Trouble in mind, I’m blue
But I won’t be blue always,
‘Cause the sun’s gonna shine
In my backdoor some day.
–Trouble in Mind written by Richard Jones and sung by Nina Simone
So, Saturday, I had lunch with my minister.
Now, when he reads this, I have no doubt that he’ll balk at the title of this post, but, for me, it’s no less true. In fact, that was half the reason I wanted to get together with him.
He’d been helping rehearse a wedding, apparently without the benefit of food, because at two o’clock when I came to get him, he asked if we could get lunch instead of coffee. Naturally, that was fine with me, even though I’d eaten. So, we jumped into the Black Beast, as I often refer to my retired police car, and headed out. I think Matt was a little surprised to find Nina Simone in the CD player instead of Ramstein, but, hey, I like to keep my spiritual advisor/fashion consultant on his toes, you know? Anyway, we made a bit of small talk about health and weather and getting older as we zipped past Six Flags over Jesus (aka Second Baptist) to Escalante’s. Matt’s been working on his PhD. in Lubbock and, apparently, they don’t have any good Mexican food there, so he was craving. I just had ice tea, but they were slow and we had enough to justify taking up the table.
By the time we’d walked through the door, Matt knew I wanted to talk about the two most confusing, vexing, baffling subjects known to man: God and women.
God, it turns out, is the less vexing of the two. As I explained to Matt, I still have a hard time with certain things about religion. Belief in a Supreme Being isn’t so hard. Belief that He cares about so insignificant a life as mine, well, that’s a bit of a stretch sometimes. So, too, that whole salvation concept is a little beyond me sometimes, too.
But, he explained it in a way that, somehow, I’d never considered before.
“What if a friend came to you with a problem? A bad habit he’d tried to break, but had given into. What would you tell him?”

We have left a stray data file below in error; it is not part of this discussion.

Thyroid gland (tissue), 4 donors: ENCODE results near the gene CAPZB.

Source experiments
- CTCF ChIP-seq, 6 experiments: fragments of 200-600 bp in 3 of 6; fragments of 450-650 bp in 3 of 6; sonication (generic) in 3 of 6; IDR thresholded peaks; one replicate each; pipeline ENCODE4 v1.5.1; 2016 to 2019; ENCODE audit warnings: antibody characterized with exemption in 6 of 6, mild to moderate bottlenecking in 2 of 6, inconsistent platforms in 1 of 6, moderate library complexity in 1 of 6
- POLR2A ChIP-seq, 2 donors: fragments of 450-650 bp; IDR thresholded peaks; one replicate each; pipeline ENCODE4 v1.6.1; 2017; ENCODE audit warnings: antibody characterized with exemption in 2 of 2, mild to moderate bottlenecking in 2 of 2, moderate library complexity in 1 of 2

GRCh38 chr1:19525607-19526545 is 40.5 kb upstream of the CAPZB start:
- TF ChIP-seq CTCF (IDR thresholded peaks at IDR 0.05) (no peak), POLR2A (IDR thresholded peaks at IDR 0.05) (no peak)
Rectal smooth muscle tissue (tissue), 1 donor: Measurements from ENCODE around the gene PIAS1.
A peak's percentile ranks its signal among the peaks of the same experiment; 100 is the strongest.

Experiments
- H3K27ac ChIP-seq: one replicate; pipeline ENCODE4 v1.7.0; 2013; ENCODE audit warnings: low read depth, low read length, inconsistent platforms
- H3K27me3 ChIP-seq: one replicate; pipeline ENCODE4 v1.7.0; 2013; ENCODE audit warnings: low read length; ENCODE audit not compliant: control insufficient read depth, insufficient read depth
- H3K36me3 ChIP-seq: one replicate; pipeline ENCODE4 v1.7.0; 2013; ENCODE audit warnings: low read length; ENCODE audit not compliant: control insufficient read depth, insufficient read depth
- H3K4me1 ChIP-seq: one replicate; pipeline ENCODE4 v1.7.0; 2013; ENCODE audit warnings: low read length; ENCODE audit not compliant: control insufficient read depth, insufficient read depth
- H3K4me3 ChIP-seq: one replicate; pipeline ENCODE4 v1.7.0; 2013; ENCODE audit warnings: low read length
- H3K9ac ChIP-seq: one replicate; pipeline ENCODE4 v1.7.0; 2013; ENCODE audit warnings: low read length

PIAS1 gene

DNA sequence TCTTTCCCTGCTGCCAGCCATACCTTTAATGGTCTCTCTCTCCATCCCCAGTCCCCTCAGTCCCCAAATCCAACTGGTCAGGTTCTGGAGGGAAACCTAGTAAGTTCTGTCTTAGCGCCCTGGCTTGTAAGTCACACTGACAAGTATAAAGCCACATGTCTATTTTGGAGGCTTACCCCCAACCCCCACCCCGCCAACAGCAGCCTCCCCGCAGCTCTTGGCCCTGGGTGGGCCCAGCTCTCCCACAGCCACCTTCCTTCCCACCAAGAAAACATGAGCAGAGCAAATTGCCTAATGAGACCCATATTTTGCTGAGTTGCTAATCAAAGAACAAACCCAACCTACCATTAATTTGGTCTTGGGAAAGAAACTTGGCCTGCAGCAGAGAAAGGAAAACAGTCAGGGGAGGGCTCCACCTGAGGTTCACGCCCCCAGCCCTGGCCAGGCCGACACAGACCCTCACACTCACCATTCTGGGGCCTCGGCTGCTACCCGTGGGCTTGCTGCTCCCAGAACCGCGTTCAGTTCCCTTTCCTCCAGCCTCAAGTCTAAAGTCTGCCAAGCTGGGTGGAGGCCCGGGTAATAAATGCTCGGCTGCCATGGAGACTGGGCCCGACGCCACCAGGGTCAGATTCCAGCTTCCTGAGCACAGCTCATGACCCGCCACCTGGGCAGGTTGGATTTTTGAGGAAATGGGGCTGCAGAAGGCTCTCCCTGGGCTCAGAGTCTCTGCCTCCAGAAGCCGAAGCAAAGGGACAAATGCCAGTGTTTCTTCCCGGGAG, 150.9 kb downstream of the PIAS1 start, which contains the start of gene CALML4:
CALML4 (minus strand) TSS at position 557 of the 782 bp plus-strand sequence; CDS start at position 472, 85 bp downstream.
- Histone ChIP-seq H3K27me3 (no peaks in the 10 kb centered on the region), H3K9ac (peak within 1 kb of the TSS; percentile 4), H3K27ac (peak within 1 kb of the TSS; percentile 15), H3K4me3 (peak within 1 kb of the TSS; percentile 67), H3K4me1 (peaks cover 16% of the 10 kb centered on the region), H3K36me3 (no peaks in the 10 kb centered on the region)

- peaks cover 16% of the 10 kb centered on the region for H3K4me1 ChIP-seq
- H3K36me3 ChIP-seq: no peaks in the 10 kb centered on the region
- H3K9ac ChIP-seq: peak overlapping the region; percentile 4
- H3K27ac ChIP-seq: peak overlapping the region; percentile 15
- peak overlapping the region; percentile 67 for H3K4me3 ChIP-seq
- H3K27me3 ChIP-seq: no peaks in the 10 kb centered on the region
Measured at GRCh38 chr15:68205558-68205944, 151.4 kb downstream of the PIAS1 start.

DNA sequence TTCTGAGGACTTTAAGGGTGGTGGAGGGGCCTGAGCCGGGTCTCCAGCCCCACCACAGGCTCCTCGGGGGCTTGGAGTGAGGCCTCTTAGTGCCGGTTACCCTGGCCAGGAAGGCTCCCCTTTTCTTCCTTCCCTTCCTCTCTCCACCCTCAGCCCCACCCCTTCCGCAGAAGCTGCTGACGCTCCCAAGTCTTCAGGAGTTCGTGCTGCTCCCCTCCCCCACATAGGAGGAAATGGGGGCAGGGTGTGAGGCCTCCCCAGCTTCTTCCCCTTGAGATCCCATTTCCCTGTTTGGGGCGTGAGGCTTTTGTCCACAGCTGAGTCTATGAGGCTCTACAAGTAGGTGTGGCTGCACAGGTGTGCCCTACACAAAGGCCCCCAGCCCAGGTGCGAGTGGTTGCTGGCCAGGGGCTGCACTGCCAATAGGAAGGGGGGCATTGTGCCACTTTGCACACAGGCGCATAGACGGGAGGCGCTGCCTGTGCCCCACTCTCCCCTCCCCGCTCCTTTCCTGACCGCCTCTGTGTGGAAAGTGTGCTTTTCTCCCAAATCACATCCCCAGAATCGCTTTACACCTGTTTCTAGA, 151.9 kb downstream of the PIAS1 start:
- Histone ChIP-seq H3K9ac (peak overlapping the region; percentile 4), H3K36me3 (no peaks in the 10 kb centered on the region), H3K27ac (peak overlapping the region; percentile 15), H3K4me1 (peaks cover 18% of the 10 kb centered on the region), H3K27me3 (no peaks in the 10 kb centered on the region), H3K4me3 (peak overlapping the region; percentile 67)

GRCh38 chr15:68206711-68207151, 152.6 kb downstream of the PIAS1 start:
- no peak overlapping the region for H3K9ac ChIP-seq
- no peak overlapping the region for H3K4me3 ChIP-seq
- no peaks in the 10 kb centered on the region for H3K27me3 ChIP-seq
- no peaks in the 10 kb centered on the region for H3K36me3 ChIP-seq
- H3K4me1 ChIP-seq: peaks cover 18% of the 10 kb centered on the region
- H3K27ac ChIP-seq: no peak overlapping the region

“Well, I guess I’d ask him what he learned. I wouldn’t be focused so much on the bad habit, but the behavior and thoughts that led up to the backsliding. I mean, the point isn’t to be perfect, but to learn from the mistake and move on.”
“Well, don’t you think that an all-powerful, all-knowing supreme being is at least as compassionate as you are?”
“Oh…” Yeah, somehow, I lost sight of that whole idea. That God, as powerful and huge as He is, still cares about me at least as much as I care about people who come to me with problems. See? Like I said, Matt may not be comfortable with the label, but Holy Man fits.
Now, as for the women end of things…
Well, I’ve tried every other approach to women that I can think of, so asking a minister seemed like a novel idea. Besides, Matt’s happily married with two kids and a third on the way. I told him about the subject of my posts last week. I gave him all the detail I leave out of this blog. How I made myself vulnerable to her. How I told her what I felt and thought. How I shared my writing with her. The kind of writing I rarely share with anyone, because I never think it’s good enough. I told him how she rarely returns phone calls or e-mails. I told him how I’d made the decision to pull back, for my own safety, but still called to let her know why I was doing that, because I’d always hated seeing someone turn cold to me with no explanation and wondered why. I told him how all my efforts seem to be met with a confusing mix of appreciation and disdain.